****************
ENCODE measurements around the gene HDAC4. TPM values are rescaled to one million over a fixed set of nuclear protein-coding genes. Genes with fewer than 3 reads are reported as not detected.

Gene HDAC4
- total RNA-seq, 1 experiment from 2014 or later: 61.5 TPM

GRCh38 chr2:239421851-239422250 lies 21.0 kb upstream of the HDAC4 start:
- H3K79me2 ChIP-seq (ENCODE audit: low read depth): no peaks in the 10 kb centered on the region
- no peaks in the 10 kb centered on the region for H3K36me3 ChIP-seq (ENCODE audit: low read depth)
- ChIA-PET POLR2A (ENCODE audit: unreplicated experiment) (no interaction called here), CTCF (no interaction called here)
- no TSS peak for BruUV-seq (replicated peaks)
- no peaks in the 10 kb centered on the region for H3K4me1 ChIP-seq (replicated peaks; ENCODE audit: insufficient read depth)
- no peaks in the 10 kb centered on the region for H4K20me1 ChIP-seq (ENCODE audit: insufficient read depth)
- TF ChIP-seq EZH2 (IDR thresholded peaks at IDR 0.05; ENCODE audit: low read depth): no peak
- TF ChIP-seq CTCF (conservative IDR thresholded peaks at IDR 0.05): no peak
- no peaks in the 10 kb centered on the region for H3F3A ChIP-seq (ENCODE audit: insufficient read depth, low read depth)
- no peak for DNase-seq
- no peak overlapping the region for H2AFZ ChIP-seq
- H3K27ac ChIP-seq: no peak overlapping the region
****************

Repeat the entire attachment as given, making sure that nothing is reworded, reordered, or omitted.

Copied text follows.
ENCODE measurements around the gene HDAC4. TPM values are rescaled to one million over a fixed set of nuclear protein-coding genes. Genes with fewer than 3 reads are reported as not detected.

Gene HDAC4
- total RNA-seq, 1 experiment from 2014 or later: 61.5 TPM

GRCh38 chr2:239421851-239422250 lies 21.0 kb upstream of the HDAC4 start:
- H3K79me2 ChIP-seq (ENCODE audit: low read depth): no peaks in the 10 kb centered on the region
- no peaks in the 10 kb centered on the region for H3K36me3 ChIP-seq (ENCODE audit: low read depth)
- ChIA-PET POLR2A (ENCODE audit: unreplicated experiment) (no interaction called here), CTCF (no interaction called here)
- no TSS peak for BruUV-seq (replicated peaks)
- no peaks in the 10 kb centered on the region for H3K4me1 ChIP-seq (replicated peaks; ENCODE audit: insufficient read depth)
- no peaks in the 10 kb centered on the region for H4K20me1 ChIP-seq (ENCODE audit: insufficient read depth)
- TF ChIP-seq EZH2 (IDR thresholded peaks at IDR 0.05; ENCODE audit: low read depth): no peak
- TF ChIP-seq CTCF (conservative IDR thresholded peaks at IDR 0.05): no peak
- no peaks in the 10 kb centered on the region for H3F3A ChIP-seq (ENCODE audit: insufficient read depth, low read depth)
- no peak for DNase-seq
- no peak overlapping the region for H2AFZ ChIP-seq
- H3K27ac ChIP-seq: no peak overlapping the region